In the last several years Cleveland Metroparks and its CEO, Brian Zimmerman, have enlisted the help of Crisis PR specialists, Hennes Communications (formerly known as Hennes-Paynter Communications), spending less than $25K over those years for the service. Hennes currently charges $400 per hour for their base fee and more for weekend or emergency reaction times.
Some reporters are calling foul play for Metroparks calling in the experts, but even from their own reports, on The Scene and Cleveland.com, the list of times Hennes has been brought in are the type of reasons any conscientious organization – corporation, not-for-profit or government agency – hires an expert for help. And many of them include times when reporters from these news agencies have requested interviews or documents in an obvious effort to dig up dirt. Well duh!
Other times the Crisis PR experts have helped for situations including accidental deaths in the Metroparks and beaches, a toddler managing to get into the Cheetah exhibit at the zoo (though no harm done there), and pay raises over a five-year period for the CEO. There were some training sessions and planning for possible crises as well.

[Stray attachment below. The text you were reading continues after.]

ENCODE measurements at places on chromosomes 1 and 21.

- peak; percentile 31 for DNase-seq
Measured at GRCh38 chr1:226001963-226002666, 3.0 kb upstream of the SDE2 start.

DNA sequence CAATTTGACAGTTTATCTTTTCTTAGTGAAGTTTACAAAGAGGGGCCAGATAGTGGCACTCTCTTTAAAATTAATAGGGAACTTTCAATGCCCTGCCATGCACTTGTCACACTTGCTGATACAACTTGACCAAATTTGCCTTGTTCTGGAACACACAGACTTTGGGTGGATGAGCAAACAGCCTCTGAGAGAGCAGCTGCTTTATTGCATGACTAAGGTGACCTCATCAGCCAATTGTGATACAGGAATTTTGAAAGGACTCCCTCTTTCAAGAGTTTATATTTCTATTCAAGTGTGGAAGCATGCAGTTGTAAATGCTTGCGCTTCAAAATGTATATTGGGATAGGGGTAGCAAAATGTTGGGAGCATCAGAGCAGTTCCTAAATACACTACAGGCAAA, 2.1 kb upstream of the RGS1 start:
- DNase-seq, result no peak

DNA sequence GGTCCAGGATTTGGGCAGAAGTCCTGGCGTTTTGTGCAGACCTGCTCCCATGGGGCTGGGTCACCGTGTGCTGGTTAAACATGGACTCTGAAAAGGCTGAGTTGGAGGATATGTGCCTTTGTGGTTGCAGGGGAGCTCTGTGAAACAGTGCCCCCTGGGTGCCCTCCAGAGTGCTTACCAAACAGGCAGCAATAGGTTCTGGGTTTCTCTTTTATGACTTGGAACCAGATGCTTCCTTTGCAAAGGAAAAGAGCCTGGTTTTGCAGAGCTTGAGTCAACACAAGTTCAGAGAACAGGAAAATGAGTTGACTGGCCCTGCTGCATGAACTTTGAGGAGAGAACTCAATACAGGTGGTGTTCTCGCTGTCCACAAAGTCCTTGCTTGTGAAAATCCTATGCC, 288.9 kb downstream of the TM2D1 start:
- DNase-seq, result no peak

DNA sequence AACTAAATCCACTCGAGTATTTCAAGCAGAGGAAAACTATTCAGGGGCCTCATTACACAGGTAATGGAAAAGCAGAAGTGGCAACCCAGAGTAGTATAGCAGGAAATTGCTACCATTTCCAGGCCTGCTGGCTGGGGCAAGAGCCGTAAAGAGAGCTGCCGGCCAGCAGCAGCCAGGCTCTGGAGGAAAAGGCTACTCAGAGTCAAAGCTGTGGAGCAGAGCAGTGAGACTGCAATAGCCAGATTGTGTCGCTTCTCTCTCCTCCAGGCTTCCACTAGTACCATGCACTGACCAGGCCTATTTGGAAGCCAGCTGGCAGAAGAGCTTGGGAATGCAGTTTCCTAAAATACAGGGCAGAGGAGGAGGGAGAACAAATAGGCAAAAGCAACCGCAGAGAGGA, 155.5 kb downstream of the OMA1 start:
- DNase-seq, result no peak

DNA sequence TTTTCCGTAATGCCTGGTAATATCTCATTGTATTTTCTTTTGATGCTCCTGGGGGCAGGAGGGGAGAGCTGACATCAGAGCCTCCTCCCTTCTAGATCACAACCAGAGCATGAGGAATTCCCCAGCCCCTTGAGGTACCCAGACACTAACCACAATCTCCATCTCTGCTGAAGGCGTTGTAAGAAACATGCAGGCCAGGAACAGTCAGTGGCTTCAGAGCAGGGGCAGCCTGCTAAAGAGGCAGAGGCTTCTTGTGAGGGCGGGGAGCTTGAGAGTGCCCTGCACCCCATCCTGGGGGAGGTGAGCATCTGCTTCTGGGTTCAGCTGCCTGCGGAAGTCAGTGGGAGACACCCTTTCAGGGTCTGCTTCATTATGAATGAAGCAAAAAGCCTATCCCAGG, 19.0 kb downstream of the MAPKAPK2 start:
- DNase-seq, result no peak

Some of the best basic advice given should be noted by all who may face a media crisis – be open and transparent as quickly as possible.
The nature of media has changed drastically over the last ten years, fact checking isn’t always as thorough as it should be, and “reporters” may or may not have any real training as such. Disaster can strike a company without warning in the nature of a comment going viral. So, is it feasible for any entity to ignore the opportunity of hiring Crisis PR specialists?
In this situation, much has been made of the public funds used to bring specialists on board. But even if you figure the largest amount reported, just under $25K, beginning in 2014 (other time frames included 2010, and 2012 for a similar total amount), that’s still less than an average of $10K per year. If a part-time employee without the necessary expertise had been hired, that cost would blow the $10K out of the water between salary and benefits.
Good crisis PR helps calm those in difficult, sometimes even horrendous situations. It gets information out quickly in a way that fosters better understanding and less panic and anxiety. Sometimes it may even require a bit of intervention moving people and companies to adopt more consumer-friendly approaches and products. All-in-all, not a bad thing to offer this social-media-driven world.
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